To confirm and validate the initial, unexpected 16S rDNA PCR results from the mother and subsequently the daughter and dog, other gene targets were amplified and sequenced, isolation was attempted in two laboratories, and two investigators tested samples independently and at different time points. Because microbial-specific genes were targeted, the same PCR assays are applicable for testing human and veterinary patient populations and vectors for the presence of bacterial DNA. PCR has limitations. False negative results occur when testing samples with low template concentrations and selective amplification of the predominant organism can occur in patients co-infected with genetically similar organisms. By comparing PCR results from different sample sources (blood, serum, buffy coat, and tissue culture extracts), the assays used in this study may not have been sensitive enough to consistently detect these bacteria within blood specimens collected during the same week (data not shown), illustrating the need to enhance the sensitivity of Anaplasma and Ehrlichia PCR, particularly when patient samples contain DNA sequences of genetically related organisms. DNA carryover or amplicon contamination within a laboratory may result in false positives [25, 26]. Importantly, throughout this study, all DNA extraction and PCR-negative controls remained negative. Furthermore, PCR testing of blood, serum, WBC, and tissue culture extracts from the father or maternal grandmother did not identify Anaplasma and Ehrlichia sp. DNA, and both the dog and mother became PCR negative after treatment with doxycycline, a finding that supports infection with viable organisms.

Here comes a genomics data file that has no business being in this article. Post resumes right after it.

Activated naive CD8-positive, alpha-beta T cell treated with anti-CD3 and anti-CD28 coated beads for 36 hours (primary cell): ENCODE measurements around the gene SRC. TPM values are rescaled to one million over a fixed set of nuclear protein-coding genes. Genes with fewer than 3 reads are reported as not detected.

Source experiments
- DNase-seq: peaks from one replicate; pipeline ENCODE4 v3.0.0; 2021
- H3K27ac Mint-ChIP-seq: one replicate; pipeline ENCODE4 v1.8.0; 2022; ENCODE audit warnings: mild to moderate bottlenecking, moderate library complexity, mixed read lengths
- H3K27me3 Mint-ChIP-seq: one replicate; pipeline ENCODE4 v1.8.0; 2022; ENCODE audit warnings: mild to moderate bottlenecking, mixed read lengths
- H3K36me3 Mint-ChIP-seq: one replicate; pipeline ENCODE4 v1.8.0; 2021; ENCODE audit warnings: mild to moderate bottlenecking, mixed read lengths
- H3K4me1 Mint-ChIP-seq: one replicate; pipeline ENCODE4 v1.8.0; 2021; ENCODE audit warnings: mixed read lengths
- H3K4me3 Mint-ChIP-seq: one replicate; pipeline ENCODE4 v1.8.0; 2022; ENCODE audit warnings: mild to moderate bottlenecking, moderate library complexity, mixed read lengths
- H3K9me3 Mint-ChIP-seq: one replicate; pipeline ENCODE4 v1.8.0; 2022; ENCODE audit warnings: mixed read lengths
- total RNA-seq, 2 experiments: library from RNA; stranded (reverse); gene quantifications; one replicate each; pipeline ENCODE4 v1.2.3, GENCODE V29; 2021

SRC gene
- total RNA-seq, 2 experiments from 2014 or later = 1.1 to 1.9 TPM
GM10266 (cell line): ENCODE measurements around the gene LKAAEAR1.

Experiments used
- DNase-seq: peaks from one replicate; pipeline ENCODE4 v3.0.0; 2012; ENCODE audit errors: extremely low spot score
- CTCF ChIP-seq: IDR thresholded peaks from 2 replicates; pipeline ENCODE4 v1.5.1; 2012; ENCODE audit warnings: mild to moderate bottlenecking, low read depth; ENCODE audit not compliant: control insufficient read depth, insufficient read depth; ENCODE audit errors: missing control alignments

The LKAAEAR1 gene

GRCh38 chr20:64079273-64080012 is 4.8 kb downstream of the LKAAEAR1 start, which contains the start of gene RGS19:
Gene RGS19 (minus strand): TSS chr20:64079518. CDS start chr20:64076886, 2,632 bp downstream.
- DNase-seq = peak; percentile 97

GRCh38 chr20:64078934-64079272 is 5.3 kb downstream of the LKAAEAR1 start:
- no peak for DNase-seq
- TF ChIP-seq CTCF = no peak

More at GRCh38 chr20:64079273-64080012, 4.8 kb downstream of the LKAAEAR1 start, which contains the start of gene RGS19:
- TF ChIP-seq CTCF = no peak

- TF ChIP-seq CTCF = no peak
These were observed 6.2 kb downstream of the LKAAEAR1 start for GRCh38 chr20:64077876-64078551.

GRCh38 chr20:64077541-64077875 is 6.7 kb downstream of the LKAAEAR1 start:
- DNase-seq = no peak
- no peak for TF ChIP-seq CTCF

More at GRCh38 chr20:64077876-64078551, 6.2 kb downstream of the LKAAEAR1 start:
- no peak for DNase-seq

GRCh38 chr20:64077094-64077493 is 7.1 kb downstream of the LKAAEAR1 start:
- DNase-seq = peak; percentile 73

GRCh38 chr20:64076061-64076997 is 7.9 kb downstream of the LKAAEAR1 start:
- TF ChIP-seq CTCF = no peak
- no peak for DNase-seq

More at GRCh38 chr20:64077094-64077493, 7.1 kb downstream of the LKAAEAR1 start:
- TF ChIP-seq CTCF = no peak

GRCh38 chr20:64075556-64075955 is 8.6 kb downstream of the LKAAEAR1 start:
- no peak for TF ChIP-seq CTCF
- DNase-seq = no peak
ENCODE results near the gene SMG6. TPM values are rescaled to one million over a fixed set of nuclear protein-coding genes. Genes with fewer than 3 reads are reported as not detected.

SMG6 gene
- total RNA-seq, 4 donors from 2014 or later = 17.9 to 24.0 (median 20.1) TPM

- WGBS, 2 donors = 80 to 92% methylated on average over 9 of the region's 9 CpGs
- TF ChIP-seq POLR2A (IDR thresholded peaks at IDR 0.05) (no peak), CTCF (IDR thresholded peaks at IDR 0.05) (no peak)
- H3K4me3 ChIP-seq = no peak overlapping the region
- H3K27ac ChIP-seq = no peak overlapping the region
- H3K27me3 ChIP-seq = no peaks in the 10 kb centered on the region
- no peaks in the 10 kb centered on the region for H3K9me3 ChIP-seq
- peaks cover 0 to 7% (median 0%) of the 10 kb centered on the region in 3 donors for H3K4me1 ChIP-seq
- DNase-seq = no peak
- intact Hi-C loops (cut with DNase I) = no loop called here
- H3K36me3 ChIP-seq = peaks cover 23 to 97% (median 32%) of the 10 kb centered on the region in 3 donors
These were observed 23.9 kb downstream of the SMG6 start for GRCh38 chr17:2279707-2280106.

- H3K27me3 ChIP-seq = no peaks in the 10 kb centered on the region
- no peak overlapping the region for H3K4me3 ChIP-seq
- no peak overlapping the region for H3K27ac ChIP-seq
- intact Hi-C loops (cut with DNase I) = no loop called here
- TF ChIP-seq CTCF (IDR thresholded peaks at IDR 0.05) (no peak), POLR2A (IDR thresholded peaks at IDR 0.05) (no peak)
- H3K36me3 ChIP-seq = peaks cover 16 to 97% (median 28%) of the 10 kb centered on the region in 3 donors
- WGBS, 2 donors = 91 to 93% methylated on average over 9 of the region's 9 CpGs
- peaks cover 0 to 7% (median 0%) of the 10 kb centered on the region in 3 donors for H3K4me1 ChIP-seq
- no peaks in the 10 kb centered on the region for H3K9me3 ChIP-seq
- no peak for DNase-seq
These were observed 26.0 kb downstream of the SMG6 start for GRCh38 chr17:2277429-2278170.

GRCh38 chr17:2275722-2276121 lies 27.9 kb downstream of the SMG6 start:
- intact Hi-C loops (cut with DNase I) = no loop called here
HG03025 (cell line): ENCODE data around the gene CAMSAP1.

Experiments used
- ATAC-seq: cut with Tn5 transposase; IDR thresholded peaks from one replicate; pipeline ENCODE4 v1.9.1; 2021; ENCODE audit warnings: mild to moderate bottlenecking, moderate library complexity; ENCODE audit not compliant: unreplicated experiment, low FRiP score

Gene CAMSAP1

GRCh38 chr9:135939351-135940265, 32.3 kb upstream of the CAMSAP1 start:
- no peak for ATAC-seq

Nearly two decades ago investigators in Venezuela described inclusions in human platelets, a subset of which were ultrastructurally consistent with A. platys[27, 28]. Until recently , no subsequent report of human A. platys infection was published in the English literature. There is substantial epidemiological support for Rhipicephalus sanguineus (the brown dog or kennel tick) as the vector and the dog as the primary reservoir host for A. platys and E. canis. As the puppy in this study originated from a kennel in Missouri, exposure to R. sanguineus seemed more likely than exposure to A. americanum, which is a field tick that will feed on numerous animal species . Although vector competence has not been proven, E. chaffeensis DNA was amplified from 56% of R. sanguineus obtained from dogs and puppies housed in a kennel in Cameroon, a country where both canine and human infection with E. chaffeensis has been previously reported . In contrast, recent efforts to experimentally transmit E. ewingii by R. sanguineus were not successful . The source of A. platys, E. chaffeensis and E. ewingii infection in the pet and the family members and E. canis in the dog remains unknown; however, this puppy originated from a kennel in a highly endemic state for tick transmission of E. chaffeensis and E. ewingii by A. americanum[1, 29] and A. platys and E. canis are transmitted by a tick (R. sanguineus) that infests dogs in kennels.